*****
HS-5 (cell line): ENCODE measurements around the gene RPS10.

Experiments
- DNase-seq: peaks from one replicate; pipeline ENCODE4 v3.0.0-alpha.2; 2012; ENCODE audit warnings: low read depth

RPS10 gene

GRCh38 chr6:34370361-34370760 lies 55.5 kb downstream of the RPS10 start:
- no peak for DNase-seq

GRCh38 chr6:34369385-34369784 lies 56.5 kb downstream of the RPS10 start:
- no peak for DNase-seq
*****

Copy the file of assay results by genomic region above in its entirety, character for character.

HS-5 (cell line): ENCODE measurements around the gene RPS10.

Experiments
- DNase-seq: peaks from one replicate; pipeline ENCODE4 v3.0.0-alpha.2; 2012; ENCODE audit warnings: low read depth

RPS10 gene

GRCh38 chr6:34370361-34370760 lies 55.5 kb downstream of the RPS10 start:
- no peak for DNase-seq

GRCh38 chr6:34369385-34369784 lies 56.5 kb downstream of the RPS10 start:
- no peak for DNase-seq